Forgotten Southern Recipes

How to Make Watermelon Rind Pickles

Recreating a grandmother’s beloved recipe for a gift of Southern summers

Photo: Johnny Autry

They were an annual treat that made their appearance in a cut crystal dish next to the celery hearts, colossal pimento-stuffed olives, and carrot sticks. They only showed up briefly for Thanksgiving dinner, and I waited patiently to savor their spicy sweetness all year long. I would later learn that watermelon rind pickles represent the best of Southern frugality, taking what would otherwise be discarded and transforming it into something tasty—in this case into the star of a relish tray, or bacon wrapped and broiled for a sweet and savory hors d’oeuvre, or coupled with thinly sliced ham in a biscuit or with a few slices of roast pork. Although the pickles disappeared from my life after my maternal grandmother’s death, I loved them even more in memory, factoring in the knowledge that they were hand prepared from a Virginia recipe she never shared with her daughters and that went with her to the grave.

Watermelon rind pickles have been in the African American culinary lexicon for more than a century, and a version appeared in What Mrs. Fisher Knows about Old Southern Cooking, the second known African American cookbook, published in 1881. Post-Emancipation, the book’s author, Abby Fisher, made her way from Alabama to California, where she is listed in the 1882 San Francisco City Directory as a pickle manufacturer. More recently, the pickles became a means of survival. Patsy Randolph, an African American entrepreneur in Harlem during the Great Depression, collected watermelon rinds from street vendors and transformed them into pickles that she sold along with pepper sauces and relishes. The pickles were her biggest sellers.

Haunted by my childhood delight, I set out to re-create my grandmother’s pickles and came up with a recipe that while not exactly replicating hers, comes closer in taste than any of the commercial brands I’ve tried, which trade a complex spice-infused flavor for sugary sweetness. Though I prepare them infrequently, they’re one of the first items that I think of for special meals for their ability to evoke the taste of memory.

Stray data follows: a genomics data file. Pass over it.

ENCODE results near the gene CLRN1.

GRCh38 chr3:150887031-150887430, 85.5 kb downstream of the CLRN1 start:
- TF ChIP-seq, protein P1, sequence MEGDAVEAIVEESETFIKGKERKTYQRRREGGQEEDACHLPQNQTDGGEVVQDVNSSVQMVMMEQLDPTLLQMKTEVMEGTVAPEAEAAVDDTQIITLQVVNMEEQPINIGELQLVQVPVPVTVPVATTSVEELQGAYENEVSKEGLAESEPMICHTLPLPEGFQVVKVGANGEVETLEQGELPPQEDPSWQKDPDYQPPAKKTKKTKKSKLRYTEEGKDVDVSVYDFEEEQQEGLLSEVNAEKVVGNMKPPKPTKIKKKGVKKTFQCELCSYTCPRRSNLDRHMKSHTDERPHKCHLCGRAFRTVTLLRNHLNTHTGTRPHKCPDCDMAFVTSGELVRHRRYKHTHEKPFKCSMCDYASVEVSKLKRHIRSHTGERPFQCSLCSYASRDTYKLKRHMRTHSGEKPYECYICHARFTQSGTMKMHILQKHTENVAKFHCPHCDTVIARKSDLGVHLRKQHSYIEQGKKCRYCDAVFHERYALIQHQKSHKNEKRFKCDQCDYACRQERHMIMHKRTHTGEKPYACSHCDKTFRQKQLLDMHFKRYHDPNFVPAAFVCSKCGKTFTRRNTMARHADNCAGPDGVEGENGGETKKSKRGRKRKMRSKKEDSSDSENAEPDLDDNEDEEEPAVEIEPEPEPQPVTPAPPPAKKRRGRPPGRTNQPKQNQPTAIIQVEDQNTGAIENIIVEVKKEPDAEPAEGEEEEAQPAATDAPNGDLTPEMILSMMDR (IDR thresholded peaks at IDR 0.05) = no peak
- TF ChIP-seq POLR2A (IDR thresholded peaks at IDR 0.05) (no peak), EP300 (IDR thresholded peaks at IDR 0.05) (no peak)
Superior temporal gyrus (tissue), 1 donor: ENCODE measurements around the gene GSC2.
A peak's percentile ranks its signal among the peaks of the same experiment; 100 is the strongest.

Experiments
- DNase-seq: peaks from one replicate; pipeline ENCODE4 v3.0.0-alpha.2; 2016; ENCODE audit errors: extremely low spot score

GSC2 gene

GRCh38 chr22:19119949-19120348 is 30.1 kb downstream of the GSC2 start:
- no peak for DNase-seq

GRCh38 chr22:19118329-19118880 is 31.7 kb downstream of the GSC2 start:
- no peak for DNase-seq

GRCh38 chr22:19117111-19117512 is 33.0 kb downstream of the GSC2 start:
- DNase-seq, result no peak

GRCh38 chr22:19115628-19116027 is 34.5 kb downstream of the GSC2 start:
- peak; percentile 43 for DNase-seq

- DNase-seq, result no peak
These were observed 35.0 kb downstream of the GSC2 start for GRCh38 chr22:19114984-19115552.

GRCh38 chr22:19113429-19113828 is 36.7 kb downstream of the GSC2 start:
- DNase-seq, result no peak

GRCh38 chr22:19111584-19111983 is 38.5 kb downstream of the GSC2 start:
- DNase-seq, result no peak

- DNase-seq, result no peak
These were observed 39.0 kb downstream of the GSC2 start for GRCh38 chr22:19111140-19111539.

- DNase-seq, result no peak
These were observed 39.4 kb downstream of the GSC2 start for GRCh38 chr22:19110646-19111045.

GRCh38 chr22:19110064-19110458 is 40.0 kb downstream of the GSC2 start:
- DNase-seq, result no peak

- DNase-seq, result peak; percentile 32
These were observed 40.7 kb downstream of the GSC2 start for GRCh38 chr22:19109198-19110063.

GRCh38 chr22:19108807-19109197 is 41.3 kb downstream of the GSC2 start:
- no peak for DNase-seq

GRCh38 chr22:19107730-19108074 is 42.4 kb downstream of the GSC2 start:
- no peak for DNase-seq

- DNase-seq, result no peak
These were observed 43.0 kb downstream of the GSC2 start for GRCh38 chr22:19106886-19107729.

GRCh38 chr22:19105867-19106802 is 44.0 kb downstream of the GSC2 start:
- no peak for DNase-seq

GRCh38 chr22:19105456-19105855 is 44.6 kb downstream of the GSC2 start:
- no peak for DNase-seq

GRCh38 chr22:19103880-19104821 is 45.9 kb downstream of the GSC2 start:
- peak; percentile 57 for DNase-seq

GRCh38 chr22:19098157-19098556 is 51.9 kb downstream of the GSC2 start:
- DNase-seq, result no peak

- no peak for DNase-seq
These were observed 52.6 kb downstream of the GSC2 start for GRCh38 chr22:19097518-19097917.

This article appears in the August/September 2020 issue of  Garden & Gun. Start your subscription here or give a gift subscription here.


    • 9 cups cubed watermelon rind (1-inch cubes)

    • ½ cup salt

    • 2 qt. plus 2 cups water

    • 1¾ cups cider vinegar

    • ½ cup balsamic vinegar

    • 2 cups firmly packed brown sugar

    • 1 lemon, thinly sliced

    • ½ tsp. fresh ginger, minced

    • 2 cinnamon sticks, crushed

    • ¾ tsp. whole cloves

    • 2 tsp. allspice berries, crushed

    • Note: The amount of spices may be slightly varied to individual taste for a unique and personalized flavor.


  1. As you prepare the watermelon rind for cubing, be sure to remove all the green skin and all but a small amount of the red meat. Combine the salt and 2 quarts water in a bowl large enough to accommodate the cubed rind, and stir to dissolve the salt. Submerge the rind in the brine and let soak overnight.

  2. Drain the rind, rinse with fresh water, and drain again. Place rind in a large nonreactive saucepan, add water to cover, and place over medium heat. Bring to a simmer and cook uncovered for 15 minutes or until fork tender.

  3. Meanwhile, combine 2 cups water, cider vinegar, balsamic vinegar, brown sugar, lemon slices, and spices in another nonreactive saucepan and bring to a boil over medium heat, stirring constantly to dissolve the sugar. Lower heat to a simmer and cook for 15 minutes or until a thin syrup forms.

  4. Drain the watermelon rind and add it to the simmering syrup and continue to simmer for about 20 minutes or until the rind is translucent. Using a slotted spoon, transfer the rind to hot sterilized canning jars. Ladle in the hot unstrained syrup to cover, allowing about ¼-inch headroom, then cover tightly.

  5. Process the jars in a hot-water bath for 25 minutes. Remove from the bath, let cool, and check the seal. If you find a jar without a good seal, store it in the refrigerator; the rinds will keep for up to a month. Store jars with a good seal in a cool dark place for up to several months—if the pickles don’t get eaten first.